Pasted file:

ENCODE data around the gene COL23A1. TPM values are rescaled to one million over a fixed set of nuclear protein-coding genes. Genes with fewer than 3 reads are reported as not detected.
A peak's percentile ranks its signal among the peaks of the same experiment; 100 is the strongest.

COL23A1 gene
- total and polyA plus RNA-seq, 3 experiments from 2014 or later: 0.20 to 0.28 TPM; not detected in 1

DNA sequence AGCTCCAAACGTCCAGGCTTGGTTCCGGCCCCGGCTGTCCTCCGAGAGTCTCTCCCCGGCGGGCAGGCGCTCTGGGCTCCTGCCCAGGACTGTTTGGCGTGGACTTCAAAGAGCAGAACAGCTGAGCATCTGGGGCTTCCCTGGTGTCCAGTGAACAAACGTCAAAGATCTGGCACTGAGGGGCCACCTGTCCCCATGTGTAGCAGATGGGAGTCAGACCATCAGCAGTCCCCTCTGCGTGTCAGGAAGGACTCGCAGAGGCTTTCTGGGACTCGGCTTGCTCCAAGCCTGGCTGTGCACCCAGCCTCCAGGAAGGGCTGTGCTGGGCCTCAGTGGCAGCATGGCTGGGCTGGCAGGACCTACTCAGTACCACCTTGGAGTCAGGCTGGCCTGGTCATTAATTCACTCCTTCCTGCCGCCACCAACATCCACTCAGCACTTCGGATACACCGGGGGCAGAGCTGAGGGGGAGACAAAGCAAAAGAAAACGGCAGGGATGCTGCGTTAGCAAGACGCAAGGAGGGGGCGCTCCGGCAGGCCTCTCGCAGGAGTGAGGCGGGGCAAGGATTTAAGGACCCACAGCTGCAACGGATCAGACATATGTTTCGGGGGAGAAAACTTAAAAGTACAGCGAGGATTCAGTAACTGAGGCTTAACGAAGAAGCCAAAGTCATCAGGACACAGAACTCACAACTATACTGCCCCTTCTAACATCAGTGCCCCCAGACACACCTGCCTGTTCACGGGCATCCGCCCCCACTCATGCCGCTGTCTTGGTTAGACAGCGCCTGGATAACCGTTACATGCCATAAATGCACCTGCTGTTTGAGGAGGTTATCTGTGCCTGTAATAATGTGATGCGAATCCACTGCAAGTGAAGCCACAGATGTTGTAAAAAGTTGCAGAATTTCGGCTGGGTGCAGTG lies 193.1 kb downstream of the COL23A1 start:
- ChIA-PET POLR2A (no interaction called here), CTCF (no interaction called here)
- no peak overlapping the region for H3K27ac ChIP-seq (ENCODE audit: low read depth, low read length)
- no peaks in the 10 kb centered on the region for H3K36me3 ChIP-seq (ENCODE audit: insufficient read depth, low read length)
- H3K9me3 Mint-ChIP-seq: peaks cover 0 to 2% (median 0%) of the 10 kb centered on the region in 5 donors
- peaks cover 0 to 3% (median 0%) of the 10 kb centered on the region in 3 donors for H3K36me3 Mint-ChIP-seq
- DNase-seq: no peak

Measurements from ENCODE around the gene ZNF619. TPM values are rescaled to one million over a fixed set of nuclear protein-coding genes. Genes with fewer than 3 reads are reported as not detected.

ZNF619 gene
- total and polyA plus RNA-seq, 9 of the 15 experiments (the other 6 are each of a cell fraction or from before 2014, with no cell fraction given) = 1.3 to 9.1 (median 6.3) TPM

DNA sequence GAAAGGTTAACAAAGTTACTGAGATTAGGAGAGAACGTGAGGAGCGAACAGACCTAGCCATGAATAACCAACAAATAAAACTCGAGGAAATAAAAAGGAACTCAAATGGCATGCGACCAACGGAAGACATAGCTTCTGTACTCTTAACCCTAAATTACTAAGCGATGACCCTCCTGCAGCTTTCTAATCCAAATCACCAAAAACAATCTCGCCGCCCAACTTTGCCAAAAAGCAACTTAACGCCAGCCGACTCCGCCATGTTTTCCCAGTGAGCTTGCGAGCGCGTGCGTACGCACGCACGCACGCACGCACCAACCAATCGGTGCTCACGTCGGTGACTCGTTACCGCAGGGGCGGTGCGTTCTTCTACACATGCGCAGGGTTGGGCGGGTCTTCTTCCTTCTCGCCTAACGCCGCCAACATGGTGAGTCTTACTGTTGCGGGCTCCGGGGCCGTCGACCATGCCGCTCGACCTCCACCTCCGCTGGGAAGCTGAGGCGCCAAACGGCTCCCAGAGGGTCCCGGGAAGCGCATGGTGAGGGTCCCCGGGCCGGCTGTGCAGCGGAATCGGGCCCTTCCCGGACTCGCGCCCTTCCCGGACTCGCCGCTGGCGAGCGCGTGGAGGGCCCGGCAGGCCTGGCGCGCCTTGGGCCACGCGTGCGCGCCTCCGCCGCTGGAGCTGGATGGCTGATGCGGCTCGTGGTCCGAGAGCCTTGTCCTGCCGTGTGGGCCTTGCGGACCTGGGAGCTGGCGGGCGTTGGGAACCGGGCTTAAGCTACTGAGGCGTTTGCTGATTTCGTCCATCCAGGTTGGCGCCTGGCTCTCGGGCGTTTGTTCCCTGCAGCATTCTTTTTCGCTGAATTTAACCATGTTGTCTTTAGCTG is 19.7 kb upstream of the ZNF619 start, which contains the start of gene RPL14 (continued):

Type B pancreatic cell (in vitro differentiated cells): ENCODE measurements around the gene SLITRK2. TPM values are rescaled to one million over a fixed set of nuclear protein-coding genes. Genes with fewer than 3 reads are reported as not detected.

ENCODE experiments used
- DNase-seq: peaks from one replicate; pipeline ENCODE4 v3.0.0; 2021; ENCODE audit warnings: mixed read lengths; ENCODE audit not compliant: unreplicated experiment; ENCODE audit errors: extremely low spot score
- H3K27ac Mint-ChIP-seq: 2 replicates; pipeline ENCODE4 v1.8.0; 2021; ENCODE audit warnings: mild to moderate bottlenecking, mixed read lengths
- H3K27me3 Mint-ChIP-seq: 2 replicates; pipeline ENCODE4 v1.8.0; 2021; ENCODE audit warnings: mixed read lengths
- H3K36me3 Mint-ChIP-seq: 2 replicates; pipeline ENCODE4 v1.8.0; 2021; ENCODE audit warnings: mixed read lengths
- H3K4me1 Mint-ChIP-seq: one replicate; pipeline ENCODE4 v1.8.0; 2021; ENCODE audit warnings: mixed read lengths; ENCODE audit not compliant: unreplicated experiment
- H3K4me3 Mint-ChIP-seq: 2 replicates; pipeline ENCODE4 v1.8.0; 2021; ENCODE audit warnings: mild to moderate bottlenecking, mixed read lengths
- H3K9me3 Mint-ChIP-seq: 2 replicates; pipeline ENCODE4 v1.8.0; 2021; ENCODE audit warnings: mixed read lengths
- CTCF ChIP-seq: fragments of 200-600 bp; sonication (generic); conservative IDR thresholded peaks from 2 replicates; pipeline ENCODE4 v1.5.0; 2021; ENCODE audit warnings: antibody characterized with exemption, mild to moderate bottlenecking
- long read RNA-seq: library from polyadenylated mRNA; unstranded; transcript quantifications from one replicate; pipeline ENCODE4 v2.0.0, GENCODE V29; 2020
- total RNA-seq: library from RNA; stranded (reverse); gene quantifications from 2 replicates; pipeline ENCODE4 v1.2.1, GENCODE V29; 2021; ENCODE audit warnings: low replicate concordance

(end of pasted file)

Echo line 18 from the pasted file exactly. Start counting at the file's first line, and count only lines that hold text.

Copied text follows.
- DNase-seq: peaks from one replicate; pipeline ENCODE4 v3.0.0; 2021; ENCODE audit warnings: mixed read lengths; ENCODE audit not compliant: unreplicated experiment; ENCODE audit errors: extremely low spot score